How is it that Whitesnake haven’t already been inducted in the Rock and Roll Hall of Fame? Their early stuff is both hard and classic rock at its best, especially during the period when guitarists Micky Moody, Bernie Marsden and Mel Galley were still firing on all cylinders. Anyway, some forty years have passed by and Whitesnake is amazingly still around. Moreover, I can’t believe frontman David Coverdale is still the face of Whitesnake! But you know what they’re not the same band I once liked back in the early to mid 1980s with their bluesy soulful charm. Whether it’s a symptom of a revolving door of musicians or tweaks in their more polished studio sound, I’ll leave it to the experts to sort that one out.
Yet despite my despondent attitude I’m still always up for an eighties ‘big hair’ trip down memory lane. Even better let’s make it a power ballad trip with one of Whitesnake’s biggest hits Is This Love. Seriously, what is it about power ballads that makes metalheads weak at the knees? Perhaps it’s the fact that underneath the steely exterior of a hardcore fan is a chocolate soft centre that craves affection. Or perhaps in reference to Is This Love hair metal fans remember being completely smitten by Coverdale’s future wife actress Tawny Kitaen in the iconic music video. Whether we want to admit it or not, many of us are tickled pink when it comes to love songs. Even David Coverdale wasn’t opposed to wearing his heart on his sleeve when it came to love and heartache.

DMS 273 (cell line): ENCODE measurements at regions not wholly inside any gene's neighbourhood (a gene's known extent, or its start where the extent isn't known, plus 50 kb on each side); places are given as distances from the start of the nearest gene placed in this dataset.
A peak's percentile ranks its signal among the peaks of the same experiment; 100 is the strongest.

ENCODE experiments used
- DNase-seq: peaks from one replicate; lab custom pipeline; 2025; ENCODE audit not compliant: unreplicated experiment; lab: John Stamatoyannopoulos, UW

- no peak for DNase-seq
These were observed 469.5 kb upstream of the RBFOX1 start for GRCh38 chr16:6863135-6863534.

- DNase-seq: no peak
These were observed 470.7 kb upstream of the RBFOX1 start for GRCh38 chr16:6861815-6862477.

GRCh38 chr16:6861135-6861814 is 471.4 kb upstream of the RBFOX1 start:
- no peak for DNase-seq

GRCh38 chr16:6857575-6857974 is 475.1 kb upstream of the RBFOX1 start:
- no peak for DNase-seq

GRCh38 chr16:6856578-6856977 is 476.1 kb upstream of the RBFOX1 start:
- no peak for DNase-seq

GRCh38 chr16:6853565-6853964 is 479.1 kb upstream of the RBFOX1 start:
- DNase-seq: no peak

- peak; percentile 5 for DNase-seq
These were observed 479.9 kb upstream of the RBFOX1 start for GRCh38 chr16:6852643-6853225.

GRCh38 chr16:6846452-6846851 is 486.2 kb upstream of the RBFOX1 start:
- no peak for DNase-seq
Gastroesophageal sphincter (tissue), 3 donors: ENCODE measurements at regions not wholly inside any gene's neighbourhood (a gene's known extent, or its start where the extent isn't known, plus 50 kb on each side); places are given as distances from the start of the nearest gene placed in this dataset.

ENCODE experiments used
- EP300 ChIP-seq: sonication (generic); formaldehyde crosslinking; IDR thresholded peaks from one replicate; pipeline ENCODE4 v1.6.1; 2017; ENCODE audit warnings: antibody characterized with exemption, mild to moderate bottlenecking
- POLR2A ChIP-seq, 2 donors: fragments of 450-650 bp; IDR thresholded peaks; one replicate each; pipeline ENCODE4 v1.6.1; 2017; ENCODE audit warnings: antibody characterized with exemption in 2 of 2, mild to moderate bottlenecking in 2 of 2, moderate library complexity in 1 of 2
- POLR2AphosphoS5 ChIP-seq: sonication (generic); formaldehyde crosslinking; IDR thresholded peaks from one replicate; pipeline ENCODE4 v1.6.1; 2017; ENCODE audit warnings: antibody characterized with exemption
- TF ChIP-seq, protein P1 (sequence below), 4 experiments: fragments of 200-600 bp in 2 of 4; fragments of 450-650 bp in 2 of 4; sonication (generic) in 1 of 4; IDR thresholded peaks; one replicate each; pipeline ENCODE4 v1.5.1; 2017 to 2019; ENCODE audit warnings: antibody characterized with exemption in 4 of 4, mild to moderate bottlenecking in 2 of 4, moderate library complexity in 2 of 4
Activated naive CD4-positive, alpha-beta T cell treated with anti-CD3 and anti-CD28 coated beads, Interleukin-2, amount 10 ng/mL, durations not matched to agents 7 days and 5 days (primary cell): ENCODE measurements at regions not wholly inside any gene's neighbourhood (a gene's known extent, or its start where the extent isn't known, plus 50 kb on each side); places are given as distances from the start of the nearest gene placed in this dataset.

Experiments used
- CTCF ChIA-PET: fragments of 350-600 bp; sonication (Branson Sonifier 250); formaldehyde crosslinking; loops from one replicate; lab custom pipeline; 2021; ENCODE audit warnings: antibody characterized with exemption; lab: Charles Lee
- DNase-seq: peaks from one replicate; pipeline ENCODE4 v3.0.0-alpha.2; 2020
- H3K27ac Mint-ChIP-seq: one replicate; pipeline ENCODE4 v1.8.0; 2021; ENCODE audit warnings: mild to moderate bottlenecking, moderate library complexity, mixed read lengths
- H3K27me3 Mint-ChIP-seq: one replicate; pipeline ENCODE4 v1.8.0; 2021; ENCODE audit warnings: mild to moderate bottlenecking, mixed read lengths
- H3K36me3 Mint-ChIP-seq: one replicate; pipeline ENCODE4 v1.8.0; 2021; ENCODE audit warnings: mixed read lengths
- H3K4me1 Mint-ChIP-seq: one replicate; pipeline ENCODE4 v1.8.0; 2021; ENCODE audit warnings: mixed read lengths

After a songwriting jag in the south of France, David Coverdale’s Is This Love was strangely destined to become a Tina Turner song until Whitesnake’s record label convinced Coverfield to keep it for their 1987 self titled album. I think Coverdale was onto something that was a little different when he penned Is This Love. What could have easily turned into a cheesy or embarrassing ode to love with lyrics like ‘I need you by my side/To tell me it’s alright/Cos I don’t think I can take any more’ in fact turned out to be a love song for the ages. There is nothing more brilliant than Coverdale turning in one of rock’s amazing vocal performance. Moreover, lets not forgot guitarist John Sykes whose guitar chords turned a humble piano inspired ballad into a tour de force rock ballad. In short, I love how the song builds slowly, reaches a crescendo and subsides, only to build again once more. But I guess above all else, the wail of Sykes solo is most memorable as one of the best rock slow burns ever.